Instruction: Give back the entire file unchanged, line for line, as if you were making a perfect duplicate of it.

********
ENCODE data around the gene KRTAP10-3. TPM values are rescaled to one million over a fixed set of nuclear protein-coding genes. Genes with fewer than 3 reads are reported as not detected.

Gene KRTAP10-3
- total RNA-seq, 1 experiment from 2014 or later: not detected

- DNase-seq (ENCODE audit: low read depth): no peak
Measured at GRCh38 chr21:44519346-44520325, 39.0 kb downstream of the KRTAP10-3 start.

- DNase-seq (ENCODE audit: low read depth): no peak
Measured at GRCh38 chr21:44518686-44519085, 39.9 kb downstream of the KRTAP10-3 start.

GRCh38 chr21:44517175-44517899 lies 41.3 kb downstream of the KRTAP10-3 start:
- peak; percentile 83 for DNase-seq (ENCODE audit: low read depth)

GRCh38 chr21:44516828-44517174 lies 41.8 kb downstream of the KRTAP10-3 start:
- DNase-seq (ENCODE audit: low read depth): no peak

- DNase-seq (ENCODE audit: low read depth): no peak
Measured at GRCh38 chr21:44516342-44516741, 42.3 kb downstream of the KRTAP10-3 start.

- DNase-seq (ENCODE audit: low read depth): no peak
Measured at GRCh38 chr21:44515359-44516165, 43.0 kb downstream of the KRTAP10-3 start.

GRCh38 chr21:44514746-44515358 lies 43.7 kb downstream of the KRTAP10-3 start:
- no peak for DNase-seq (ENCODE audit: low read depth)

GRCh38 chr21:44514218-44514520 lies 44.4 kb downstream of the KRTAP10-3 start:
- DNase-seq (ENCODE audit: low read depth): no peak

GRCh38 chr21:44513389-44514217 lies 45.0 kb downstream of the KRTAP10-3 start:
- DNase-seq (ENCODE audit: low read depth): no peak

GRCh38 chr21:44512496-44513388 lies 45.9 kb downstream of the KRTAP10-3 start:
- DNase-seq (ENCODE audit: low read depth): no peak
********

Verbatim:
ENCODE data around the gene KRTAP10-3. TPM values are rescaled to one million over a fixed set of nuclear protein-coding genes. Genes with fewer than 3 reads are reported as not detected.

Gene KRTAP10-3
- total RNA-seq, 1 experiment from 2014 or later: not detected

- DNase-seq (ENCODE audit: low read depth): no peak
Measured at GRCh38 chr21:44519346-44520325, 39.0 kb downstream of the KRTAP10-3 start.

- DNase-seq (ENCODE audit: low read depth): no peak
Measured at GRCh38 chr21:44518686-44519085, 39.9 kb downstream of the KRTAP10-3 start.

GRCh38 chr21:44517175-44517899 lies 41.3 kb downstream of the KRTAP10-3 start:
- peak; percentile 83 for DNase-seq (ENCODE audit: low read depth)

GRCh38 chr21:44516828-44517174 lies 41.8 kb downstream of the KRTAP10-3 start:
- DNase-seq (ENCODE audit: low read depth): no peak

- DNase-seq (ENCODE audit: low read depth): no peak
Measured at GRCh38 chr21:44516342-44516741, 42.3 kb downstream of the KRTAP10-3 start.

- DNase-seq (ENCODE audit: low read depth): no peak
Measured at GRCh38 chr21:44515359-44516165, 43.0 kb downstream of the KRTAP10-3 start.

GRCh38 chr21:44514746-44515358 lies 43.7 kb downstream of the KRTAP10-3 start:
- no peak for DNase-seq (ENCODE audit: low read depth)

GRCh38 chr21:44514218-44514520 lies 44.4 kb downstream of the KRTAP10-3 start:
- DNase-seq (ENCODE audit: low read depth): no peak

GRCh38 chr21:44513389-44514217 lies 45.0 kb downstream of the KRTAP10-3 start:
- DNase-seq (ENCODE audit: low read depth): no peak

GRCh38 chr21:44512496-44513388 lies 45.9 kb downstream of the KRTAP10-3 start:
- DNase-seq (ENCODE audit: low read depth): no peak